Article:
Resistive switching in transition metal oxide-based metal-insulator-metal structures relies on the reversible drift of ions under an applied electric field on the nanoscale. In such structures, the formation of conductive filaments is believed to be induced by the electric-field driven migration of oxygen anions, while the cation sublattice is often considered to be inactive. This simple mechanistic picture of the switching process is incomplete as both oxygen anions and metal cations have been previously identified as mobile species under device operation. Here, spectromicroscopic techniques combined with atomistic simulations to elucidate the diffusion and drift processes that take place in the resistive switching model material SrTiO3 are used. It is demonstrated that the conductive filament in epitaxial SrTiO3 devices is not homogenous but exhibits a complex microstructure. Specifically, the filament consists of a conductive Ti3+-rich region and insulating Sr-rich islands. Transmission electron microscopy shows that the Sr-rich islands emerge above Ruddlesden–Popper type antiphase boundaries. The role of these extended defects is clarified by molecular static and molecular dynamic simulations, which reveal that the Ruddlesden–Popper antiphase boundaries constitute diffusion fast-paths for Sr cations in the perovskites structure.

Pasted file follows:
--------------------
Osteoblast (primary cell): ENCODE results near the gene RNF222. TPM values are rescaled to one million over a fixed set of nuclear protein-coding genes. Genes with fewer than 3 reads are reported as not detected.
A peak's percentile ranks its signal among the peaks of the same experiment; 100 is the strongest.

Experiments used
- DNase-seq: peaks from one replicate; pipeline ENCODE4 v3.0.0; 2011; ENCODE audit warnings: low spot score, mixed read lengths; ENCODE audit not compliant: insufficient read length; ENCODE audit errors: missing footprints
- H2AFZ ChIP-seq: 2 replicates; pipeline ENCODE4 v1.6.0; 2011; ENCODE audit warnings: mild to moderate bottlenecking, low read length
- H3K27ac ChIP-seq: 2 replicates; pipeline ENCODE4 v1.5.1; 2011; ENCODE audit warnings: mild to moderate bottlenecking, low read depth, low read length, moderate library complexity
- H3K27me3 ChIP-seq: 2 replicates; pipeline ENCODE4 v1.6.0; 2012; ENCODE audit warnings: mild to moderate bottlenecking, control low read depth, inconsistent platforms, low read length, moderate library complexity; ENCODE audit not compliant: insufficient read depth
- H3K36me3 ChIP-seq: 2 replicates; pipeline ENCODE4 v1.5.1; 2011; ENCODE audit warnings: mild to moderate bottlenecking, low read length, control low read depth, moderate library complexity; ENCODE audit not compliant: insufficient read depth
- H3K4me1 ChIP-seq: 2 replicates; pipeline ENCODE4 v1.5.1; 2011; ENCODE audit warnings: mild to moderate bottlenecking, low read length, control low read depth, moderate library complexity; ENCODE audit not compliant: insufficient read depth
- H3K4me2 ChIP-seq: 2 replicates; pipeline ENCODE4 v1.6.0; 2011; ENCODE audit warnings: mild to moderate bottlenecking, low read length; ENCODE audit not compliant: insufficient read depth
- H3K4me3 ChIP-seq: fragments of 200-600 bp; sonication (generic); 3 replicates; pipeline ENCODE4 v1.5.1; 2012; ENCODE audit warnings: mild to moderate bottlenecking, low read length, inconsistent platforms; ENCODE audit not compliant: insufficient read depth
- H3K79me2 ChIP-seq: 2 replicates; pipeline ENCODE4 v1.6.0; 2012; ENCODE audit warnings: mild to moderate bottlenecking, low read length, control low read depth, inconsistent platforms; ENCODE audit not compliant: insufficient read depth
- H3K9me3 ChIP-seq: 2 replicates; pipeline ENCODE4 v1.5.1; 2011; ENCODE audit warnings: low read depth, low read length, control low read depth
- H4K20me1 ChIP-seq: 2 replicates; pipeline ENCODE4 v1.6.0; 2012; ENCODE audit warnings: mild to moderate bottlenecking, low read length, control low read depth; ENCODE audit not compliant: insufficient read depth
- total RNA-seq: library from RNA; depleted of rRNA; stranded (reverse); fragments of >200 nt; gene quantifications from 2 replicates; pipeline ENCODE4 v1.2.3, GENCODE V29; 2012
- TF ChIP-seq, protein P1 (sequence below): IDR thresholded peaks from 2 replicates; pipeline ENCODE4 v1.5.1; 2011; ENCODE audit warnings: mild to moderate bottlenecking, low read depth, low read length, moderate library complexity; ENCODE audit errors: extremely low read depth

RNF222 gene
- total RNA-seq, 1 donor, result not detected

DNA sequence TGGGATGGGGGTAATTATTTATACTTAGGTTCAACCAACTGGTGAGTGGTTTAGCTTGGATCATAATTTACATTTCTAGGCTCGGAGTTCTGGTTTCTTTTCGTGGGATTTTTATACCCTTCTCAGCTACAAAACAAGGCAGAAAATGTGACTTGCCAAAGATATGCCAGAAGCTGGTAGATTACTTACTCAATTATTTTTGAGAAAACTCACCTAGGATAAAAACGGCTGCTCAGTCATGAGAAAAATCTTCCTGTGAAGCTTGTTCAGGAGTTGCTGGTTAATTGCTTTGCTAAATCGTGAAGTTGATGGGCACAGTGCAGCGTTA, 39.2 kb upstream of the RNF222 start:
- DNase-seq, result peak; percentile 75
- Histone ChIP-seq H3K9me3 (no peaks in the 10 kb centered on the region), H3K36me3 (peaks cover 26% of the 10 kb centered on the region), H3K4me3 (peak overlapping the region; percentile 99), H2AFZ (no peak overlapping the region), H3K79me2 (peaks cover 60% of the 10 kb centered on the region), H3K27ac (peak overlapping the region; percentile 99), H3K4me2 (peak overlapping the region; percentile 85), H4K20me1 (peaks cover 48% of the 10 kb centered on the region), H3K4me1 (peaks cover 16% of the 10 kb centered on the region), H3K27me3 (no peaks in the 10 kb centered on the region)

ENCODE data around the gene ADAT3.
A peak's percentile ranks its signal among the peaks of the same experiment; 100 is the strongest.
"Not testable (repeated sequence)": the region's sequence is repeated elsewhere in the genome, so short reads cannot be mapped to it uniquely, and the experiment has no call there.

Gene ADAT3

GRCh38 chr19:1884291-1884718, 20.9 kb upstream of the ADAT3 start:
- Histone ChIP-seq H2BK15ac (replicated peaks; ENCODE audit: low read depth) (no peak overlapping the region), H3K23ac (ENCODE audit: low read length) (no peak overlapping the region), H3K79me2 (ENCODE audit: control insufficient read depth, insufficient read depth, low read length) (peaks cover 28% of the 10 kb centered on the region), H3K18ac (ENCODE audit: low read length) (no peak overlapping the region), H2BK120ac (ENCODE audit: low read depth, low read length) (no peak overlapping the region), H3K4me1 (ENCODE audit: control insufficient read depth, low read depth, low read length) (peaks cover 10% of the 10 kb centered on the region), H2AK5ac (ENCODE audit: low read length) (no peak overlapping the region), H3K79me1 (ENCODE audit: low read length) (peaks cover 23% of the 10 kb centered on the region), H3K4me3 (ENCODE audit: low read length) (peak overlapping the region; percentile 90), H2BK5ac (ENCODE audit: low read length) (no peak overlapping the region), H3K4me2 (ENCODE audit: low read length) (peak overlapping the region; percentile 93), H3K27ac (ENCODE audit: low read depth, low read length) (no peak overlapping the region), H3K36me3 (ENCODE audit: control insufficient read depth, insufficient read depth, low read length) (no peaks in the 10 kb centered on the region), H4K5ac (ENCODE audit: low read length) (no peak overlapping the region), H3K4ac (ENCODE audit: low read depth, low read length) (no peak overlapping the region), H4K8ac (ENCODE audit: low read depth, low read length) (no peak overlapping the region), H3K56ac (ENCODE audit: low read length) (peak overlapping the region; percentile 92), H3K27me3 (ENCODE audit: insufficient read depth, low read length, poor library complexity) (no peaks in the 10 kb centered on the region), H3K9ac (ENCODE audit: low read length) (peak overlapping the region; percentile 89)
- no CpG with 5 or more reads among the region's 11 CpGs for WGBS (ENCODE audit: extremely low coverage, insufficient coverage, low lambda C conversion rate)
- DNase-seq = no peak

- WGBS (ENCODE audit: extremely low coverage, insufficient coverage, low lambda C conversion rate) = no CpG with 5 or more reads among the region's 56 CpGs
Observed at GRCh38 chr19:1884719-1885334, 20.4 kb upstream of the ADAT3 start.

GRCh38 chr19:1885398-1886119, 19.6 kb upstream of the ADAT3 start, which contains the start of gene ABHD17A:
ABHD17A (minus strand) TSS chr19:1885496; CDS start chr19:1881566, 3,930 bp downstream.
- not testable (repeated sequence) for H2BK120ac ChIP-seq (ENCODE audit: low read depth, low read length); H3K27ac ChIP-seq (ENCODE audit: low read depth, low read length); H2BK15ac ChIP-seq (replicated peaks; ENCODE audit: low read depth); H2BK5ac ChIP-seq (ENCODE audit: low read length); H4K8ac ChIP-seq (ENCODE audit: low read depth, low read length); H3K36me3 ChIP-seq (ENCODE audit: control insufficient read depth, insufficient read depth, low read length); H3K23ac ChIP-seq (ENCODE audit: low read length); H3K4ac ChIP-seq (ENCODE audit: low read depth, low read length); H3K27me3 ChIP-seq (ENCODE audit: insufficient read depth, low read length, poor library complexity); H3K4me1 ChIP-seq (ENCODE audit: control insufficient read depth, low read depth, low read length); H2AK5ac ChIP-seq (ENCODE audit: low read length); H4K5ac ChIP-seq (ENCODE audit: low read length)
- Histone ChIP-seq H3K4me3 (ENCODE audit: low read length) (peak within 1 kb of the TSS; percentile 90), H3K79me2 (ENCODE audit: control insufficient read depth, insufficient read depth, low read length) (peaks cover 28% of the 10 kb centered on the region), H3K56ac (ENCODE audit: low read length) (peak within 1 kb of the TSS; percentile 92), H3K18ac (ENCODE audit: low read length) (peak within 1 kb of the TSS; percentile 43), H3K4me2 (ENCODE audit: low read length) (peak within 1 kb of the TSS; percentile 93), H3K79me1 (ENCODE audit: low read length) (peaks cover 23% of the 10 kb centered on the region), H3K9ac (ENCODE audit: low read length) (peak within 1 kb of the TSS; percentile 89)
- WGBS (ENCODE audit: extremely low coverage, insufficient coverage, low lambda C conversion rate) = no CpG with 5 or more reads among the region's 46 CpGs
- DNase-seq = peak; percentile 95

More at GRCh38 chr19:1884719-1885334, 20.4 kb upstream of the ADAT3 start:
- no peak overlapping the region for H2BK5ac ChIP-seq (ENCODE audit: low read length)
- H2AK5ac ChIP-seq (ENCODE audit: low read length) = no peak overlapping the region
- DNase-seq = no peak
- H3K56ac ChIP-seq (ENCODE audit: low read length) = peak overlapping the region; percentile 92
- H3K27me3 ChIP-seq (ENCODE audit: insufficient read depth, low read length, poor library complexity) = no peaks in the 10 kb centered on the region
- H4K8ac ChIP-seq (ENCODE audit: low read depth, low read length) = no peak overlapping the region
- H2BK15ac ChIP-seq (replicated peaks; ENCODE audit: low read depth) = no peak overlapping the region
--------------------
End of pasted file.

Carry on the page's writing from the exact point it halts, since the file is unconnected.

- resistive switching